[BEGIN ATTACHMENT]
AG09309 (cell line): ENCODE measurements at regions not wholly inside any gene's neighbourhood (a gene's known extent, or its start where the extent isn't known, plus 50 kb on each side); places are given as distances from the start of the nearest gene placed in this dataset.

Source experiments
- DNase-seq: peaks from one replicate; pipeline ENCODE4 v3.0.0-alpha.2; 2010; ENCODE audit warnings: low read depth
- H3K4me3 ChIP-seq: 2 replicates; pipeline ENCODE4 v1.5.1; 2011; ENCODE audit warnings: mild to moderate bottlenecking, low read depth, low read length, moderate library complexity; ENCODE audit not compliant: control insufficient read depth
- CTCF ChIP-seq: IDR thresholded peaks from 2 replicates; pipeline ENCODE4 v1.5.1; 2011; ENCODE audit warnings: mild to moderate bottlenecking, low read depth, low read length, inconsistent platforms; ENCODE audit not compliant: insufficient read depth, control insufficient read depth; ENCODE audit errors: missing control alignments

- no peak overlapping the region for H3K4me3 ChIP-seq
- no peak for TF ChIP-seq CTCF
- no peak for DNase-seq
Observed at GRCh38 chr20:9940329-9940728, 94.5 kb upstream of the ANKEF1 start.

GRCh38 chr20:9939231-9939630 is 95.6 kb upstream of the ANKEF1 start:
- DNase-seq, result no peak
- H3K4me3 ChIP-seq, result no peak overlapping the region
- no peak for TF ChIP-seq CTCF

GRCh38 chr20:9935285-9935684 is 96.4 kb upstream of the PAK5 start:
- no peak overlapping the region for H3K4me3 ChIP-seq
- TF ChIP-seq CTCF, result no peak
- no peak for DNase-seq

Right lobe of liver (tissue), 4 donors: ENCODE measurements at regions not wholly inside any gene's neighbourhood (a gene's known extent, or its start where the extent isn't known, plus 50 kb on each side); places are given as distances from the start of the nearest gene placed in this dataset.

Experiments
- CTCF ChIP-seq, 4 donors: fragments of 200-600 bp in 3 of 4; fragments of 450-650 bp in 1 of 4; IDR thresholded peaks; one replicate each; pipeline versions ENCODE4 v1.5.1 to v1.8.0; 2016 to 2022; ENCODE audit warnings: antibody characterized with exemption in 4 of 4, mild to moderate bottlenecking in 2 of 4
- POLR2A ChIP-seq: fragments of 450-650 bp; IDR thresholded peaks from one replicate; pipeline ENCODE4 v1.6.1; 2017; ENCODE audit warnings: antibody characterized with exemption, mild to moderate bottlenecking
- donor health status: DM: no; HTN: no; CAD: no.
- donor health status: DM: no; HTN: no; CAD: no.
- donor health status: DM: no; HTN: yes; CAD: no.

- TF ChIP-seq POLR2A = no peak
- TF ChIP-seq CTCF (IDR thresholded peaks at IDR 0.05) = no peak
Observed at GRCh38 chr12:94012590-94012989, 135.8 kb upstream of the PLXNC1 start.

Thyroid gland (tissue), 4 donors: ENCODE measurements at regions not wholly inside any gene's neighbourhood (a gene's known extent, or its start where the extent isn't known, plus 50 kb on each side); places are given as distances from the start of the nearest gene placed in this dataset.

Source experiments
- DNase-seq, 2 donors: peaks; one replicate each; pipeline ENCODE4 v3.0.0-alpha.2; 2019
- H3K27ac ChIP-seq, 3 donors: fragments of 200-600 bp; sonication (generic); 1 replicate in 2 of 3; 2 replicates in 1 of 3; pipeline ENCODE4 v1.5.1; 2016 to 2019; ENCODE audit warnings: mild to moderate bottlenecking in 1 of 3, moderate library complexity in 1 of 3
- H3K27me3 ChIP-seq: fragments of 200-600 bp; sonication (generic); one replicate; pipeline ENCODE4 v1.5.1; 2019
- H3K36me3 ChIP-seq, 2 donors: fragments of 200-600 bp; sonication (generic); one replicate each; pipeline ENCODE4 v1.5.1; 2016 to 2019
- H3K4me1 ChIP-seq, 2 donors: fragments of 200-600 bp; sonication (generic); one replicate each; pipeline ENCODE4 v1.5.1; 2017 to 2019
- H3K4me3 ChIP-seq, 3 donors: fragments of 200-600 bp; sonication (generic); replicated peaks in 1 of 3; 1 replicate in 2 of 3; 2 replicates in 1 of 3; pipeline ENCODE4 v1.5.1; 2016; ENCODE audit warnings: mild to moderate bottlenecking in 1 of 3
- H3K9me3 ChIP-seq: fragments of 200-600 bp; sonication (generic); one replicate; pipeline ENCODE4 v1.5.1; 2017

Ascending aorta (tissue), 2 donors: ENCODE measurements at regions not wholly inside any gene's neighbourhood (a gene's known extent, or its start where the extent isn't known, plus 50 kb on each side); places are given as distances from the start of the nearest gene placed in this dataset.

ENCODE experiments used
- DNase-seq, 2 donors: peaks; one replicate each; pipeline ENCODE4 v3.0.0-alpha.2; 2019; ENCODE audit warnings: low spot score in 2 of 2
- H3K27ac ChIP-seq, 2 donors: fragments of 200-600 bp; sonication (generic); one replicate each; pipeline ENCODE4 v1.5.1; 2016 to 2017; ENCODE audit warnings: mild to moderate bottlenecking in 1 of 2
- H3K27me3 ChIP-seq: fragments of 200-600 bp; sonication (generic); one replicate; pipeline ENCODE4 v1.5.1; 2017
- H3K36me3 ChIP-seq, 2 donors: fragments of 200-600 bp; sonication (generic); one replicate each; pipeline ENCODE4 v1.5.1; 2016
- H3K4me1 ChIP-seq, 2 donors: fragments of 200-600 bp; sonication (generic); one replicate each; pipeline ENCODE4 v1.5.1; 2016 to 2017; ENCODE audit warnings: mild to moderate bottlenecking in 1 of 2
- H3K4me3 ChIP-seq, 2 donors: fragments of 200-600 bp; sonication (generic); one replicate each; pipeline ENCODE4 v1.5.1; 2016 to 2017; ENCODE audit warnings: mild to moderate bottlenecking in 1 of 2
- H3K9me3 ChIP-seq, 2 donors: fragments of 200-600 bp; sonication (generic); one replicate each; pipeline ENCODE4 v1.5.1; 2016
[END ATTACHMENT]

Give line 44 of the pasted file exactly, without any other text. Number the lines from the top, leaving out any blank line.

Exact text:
- H3K4me3 ChIP-seq, 2 donors: fragments of 200-600 bp; sonication (generic); one replicate each; pipeline ENCODE4 v1.5.1; 2016 to 2017; ENCODE audit warnings: mild to moderate bottlenecking in 1 of 2